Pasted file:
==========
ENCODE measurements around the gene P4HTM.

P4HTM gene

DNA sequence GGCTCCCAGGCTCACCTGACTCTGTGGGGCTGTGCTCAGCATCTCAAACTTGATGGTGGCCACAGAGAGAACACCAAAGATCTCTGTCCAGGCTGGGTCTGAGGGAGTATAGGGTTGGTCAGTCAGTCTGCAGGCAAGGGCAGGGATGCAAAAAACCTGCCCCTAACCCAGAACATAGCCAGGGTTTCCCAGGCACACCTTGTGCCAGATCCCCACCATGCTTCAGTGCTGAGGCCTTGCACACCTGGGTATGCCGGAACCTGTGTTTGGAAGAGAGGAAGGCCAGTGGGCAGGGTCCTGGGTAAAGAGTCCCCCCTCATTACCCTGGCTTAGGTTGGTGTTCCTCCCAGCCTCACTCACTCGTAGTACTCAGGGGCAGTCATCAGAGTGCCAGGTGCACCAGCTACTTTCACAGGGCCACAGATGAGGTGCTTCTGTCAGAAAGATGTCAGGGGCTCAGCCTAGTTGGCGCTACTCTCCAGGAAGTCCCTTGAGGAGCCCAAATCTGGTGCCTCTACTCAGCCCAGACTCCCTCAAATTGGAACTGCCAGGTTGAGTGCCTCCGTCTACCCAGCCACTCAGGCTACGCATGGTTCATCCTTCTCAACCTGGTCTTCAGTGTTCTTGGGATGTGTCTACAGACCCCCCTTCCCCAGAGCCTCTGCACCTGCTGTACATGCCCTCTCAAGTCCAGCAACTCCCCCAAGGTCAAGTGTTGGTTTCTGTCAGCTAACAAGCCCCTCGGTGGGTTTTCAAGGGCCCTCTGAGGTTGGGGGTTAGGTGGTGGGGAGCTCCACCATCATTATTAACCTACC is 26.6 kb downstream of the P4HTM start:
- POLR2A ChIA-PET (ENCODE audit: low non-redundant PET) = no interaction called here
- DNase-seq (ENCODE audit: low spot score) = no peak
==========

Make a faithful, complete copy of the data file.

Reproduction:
ENCODE measurements around the gene P4HTM.

P4HTM gene

DNA sequence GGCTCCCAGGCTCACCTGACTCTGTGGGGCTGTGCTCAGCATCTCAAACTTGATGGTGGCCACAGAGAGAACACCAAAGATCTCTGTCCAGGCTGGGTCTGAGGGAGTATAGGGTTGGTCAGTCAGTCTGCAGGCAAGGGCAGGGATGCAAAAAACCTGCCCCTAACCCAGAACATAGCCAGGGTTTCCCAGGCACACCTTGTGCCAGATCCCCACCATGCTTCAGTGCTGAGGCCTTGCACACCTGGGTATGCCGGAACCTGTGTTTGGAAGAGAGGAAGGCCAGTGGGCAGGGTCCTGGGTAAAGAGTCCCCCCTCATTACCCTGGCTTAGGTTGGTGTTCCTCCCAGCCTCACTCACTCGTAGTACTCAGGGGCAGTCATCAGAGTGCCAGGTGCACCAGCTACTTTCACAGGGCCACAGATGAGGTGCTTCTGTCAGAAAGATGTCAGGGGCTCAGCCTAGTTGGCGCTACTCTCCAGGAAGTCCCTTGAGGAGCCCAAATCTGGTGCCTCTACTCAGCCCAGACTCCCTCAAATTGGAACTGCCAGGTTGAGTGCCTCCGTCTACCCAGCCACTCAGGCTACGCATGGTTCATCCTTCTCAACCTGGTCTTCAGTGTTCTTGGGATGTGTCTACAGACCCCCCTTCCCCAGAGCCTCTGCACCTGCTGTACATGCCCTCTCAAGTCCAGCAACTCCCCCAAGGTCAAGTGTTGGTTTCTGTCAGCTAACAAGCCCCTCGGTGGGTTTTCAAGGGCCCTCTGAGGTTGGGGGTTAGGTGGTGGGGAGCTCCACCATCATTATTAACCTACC is 26.6 kb downstream of the P4HTM start:
- POLR2A ChIA-PET (ENCODE audit: low non-redundant PET) = no interaction called here
- DNase-seq (ENCODE audit: low spot score) = no peak